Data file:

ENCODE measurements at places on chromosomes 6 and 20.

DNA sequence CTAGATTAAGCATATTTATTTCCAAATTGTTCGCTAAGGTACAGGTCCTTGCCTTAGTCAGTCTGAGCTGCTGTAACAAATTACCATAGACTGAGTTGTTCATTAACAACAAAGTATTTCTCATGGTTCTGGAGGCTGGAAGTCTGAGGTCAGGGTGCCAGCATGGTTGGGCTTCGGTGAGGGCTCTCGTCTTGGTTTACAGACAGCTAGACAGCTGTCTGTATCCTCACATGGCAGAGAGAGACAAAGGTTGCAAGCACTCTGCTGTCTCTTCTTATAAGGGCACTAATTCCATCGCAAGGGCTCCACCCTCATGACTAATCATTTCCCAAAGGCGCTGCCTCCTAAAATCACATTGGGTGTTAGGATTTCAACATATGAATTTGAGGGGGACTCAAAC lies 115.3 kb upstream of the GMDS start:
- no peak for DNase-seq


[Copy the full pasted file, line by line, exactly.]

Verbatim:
ENCODE measurements at places on chromosomes 6 and 20.

DNA sequence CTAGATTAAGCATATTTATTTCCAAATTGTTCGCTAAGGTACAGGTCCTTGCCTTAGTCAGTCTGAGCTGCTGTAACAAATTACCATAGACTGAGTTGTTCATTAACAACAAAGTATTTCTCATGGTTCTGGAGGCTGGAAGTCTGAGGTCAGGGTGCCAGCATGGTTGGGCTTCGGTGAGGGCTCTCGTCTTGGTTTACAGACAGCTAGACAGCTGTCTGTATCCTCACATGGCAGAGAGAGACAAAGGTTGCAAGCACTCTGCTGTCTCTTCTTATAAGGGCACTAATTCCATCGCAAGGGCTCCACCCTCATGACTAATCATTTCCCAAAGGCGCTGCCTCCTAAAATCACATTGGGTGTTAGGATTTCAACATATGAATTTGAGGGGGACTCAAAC lies 115.3 kb upstream of the GMDS start:
- no peak for DNase-seq